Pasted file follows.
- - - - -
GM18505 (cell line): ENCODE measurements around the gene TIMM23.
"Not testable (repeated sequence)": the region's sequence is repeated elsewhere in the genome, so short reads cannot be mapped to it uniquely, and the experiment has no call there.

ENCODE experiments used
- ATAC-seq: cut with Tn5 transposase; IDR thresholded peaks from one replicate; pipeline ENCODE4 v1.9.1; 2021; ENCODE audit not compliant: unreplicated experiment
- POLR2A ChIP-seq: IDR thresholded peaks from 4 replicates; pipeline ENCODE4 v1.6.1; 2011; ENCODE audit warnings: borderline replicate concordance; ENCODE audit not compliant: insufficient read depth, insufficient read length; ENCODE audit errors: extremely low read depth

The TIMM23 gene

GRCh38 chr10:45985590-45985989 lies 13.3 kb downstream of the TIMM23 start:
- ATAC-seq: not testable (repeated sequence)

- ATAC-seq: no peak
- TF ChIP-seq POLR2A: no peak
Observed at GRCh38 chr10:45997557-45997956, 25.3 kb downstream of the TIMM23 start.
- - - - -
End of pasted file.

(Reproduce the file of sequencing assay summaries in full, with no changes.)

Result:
GM18505 (cell line): ENCODE measurements around the gene TIMM23.
"Not testable (repeated sequence)": the region's sequence is repeated elsewhere in the genome, so short reads cannot be mapped to it uniquely, and the experiment has no call there.

ENCODE experiments used
- ATAC-seq: cut with Tn5 transposase; IDR thresholded peaks from one replicate; pipeline ENCODE4 v1.9.1; 2021; ENCODE audit not compliant: unreplicated experiment
- POLR2A ChIP-seq: IDR thresholded peaks from 4 replicates; pipeline ENCODE4 v1.6.1; 2011; ENCODE audit warnings: borderline replicate concordance; ENCODE audit not compliant: insufficient read depth, insufficient read length; ENCODE audit errors: extremely low read depth

The TIMM23 gene

GRCh38 chr10:45985590-45985989 lies 13.3 kb downstream of the TIMM23 start:
- ATAC-seq: not testable (repeated sequence)

- ATAC-seq: no peak
- TF ChIP-seq POLR2A: no peak
Observed at GRCh38 chr10:45997557-45997956, 25.3 kb downstream of the TIMM23 start.